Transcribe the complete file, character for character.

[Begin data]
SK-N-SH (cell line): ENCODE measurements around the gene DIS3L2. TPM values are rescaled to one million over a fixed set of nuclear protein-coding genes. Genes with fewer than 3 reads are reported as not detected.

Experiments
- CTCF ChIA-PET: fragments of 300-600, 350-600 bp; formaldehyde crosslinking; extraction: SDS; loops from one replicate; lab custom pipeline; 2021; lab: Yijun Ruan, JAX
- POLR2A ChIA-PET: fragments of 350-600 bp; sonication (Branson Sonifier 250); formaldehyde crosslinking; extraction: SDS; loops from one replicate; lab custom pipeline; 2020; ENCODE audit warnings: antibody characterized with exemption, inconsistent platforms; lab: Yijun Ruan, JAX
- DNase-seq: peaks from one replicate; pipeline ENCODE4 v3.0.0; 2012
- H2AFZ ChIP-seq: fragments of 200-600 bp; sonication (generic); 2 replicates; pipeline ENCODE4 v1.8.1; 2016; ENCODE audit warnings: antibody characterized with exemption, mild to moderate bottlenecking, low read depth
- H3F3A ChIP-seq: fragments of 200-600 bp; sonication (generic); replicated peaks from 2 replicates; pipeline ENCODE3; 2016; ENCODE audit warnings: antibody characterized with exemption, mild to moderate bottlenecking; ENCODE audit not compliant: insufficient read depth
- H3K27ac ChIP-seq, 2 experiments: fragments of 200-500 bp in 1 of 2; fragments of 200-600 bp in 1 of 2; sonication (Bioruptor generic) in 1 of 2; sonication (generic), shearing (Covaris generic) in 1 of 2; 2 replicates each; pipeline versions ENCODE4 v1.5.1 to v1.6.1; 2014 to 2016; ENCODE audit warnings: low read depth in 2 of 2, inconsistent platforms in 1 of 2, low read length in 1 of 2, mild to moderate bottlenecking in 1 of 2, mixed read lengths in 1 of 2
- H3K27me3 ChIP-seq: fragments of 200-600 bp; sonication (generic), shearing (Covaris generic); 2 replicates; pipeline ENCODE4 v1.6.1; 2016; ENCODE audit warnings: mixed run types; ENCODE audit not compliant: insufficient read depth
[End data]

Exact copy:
SK-N-SH (cell line): ENCODE measurements around the gene DIS3L2. TPM values are rescaled to one million over a fixed set of nuclear protein-coding genes. Genes with fewer than 3 reads are reported as not detected.

Experiments
- CTCF ChIA-PET: fragments of 300-600, 350-600 bp; formaldehyde crosslinking; extraction: SDS; loops from one replicate; lab custom pipeline; 2021; lab: Yijun Ruan, JAX
- POLR2A ChIA-PET: fragments of 350-600 bp; sonication (Branson Sonifier 250); formaldehyde crosslinking; extraction: SDS; loops from one replicate; lab custom pipeline; 2020; ENCODE audit warnings: antibody characterized with exemption, inconsistent platforms; lab: Yijun Ruan, JAX
- DNase-seq: peaks from one replicate; pipeline ENCODE4 v3.0.0; 2012
- H2AFZ ChIP-seq: fragments of 200-600 bp; sonication (generic); 2 replicates; pipeline ENCODE4 v1.8.1; 2016; ENCODE audit warnings: antibody characterized with exemption, mild to moderate bottlenecking, low read depth
- H3F3A ChIP-seq: fragments of 200-600 bp; sonication (generic); replicated peaks from 2 replicates; pipeline ENCODE3; 2016; ENCODE audit warnings: antibody characterized with exemption, mild to moderate bottlenecking; ENCODE audit not compliant: insufficient read depth
- H3K27ac ChIP-seq, 2 experiments: fragments of 200-500 bp in 1 of 2; fragments of 200-600 bp in 1 of 2; sonication (Bioruptor generic) in 1 of 2; sonication (generic), shearing (Covaris generic) in 1 of 2; 2 replicates each; pipeline versions ENCODE4 v1.5.1 to v1.6.1; 2014 to 2016; ENCODE audit warnings: low read depth in 2 of 2, inconsistent platforms in 1 of 2, low read length in 1 of 2, mild to moderate bottlenecking in 1 of 2, mixed read lengths in 1 of 2
- H3K27me3 ChIP-seq: fragments of 200-600 bp; sonication (generic), shearing (Covaris generic); 2 replicates; pipeline ENCODE4 v1.6.1; 2016; ENCODE audit warnings: mixed run types; ENCODE audit not compliant: insufficient read depth